ABCs of KM

What are the potential knowledge management (KM) disciplines in an interdisciplinary approach to KM?

Prominent knowledge management (KM) researcher Alexander Serenko has recently published the findings of a structured literature review1 of scientometric research of the KM discipline for the 2012–2019 time period. This 2021 study updates his 2013 review of the KM discipline.

From the review findings, Serenko lists a series of implications for the KM discipline. The first of these is that:

Scholars should realize that the KM discipline may successfully exist as a cluster of divergent schools of thought under an overarching KM umbrella and that the notion of intradisciplinary cohesion and consistency should be abandoned. Hannabuss (1987) envisioned the interdisciplinary nature of the KM discipline, and it seems that his prediction has materialized: there is a general consensus that the field has progressed in an interdisciplinary direction. Interdisciplinary research leads to creativity, value, impact and high scientific output. Thus, as an interdisciplinary field of science, KM has great potential to contribute to the state of theory and practice, and the scientific KM community should fully embrace the notion of interdisciplinarity, a divergence of opinion and a multiplicity of co-existing paradigms.

While aimed at KM researchers, an evidence-based approach to KM means that this implication will also extend to KM practitioners (and indeed, another of the implications that Serenko identifies from his review is that “There is a need for knowledge brokers that may deliver the KM academic body of knowledge to practitioners.”).

So what are the potential knowledge management (KM) disciplines in an interdisciplinary approach to KM? And what are the potential consequences of this? As a starting point for discussions, I suggest the following disciplines, which are also represented in the diagram above:

  • Organisational KM
  • KM for Development
  • Societal KM
  • Customer Experience KM.

Please add your thoughts and comments on these potential disciplines below. Although you may not have considered KM from an interdisciplinary perspective, there are actually significant manifestations of an interdisciplinary approach already evident in KM. One of the most notable examples is in regard to what are arguably two of the most important communities of practice in KM – SIKM Leaders and KM4Dev.

Organisational KM

This is what many people would commonly know as KM – the various KM activities carried out within an organisation, typically as part of a knowledge management system (KMS), and often under the leadership of a person with the title of Chief Knowledge Officer (CKO) or similar.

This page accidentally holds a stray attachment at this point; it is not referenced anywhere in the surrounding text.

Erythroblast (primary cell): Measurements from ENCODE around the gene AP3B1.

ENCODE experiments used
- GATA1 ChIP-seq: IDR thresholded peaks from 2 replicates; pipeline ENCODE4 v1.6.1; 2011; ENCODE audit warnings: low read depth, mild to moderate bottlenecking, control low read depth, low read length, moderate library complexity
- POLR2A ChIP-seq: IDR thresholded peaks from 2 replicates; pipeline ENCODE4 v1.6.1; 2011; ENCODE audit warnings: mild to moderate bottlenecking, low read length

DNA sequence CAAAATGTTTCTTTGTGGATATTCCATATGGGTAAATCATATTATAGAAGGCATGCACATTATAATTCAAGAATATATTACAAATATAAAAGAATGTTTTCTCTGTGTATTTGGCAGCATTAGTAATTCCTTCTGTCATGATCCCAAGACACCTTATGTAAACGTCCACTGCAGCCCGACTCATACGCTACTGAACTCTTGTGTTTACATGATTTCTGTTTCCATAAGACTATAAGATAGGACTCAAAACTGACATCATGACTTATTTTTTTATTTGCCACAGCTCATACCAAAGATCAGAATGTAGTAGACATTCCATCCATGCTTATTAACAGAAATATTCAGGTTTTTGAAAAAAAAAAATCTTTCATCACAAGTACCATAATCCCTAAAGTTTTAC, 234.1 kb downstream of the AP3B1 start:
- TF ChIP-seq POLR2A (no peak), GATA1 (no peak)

A key community of practice for organisational KM is SIKM Leaders (although SIKM discussions can be broader than this, which is consistent with an interdisciplinary approach).

ISO 30401:2018 Knowledge management systems – Requirements also relates directly to organisational KM, as does much of the available KM training.

KM for Development

This relates to KM in the context of international development and the Sustainable Development Goals (SDGs). While KM for development and organisational KM have some activities in common, there are also areas of difference, for example multiple knowledges and multi-stakeholder processes2,3 in KM for development.

Those working in KM for development will often have different role titles and descriptions to those working in organisational KM, and the skillsets are also somewhat different (indeed, my own background and skillset is more in KM for development and societal KM than in organisational KM).

A key community of practice for KM for development is KM4Dev (although KM4Dev discussions can be broader than this, which is consistent with an interdisciplinary approach).

ISO 30401:2018 Knowledge management systems – Requirements is arguably much less relevant to KM for development than it is to organisational KM, as is much of the available KM training.

Societal KM

This is described in the following newly published Henley Forum article by David Gurteen. It is also related to what has been proposed as “visions of knowledge systems for life on Earth” in a recent paper4, and linked to this, what I have suggested as the need for transformations towards “Common Good KM.”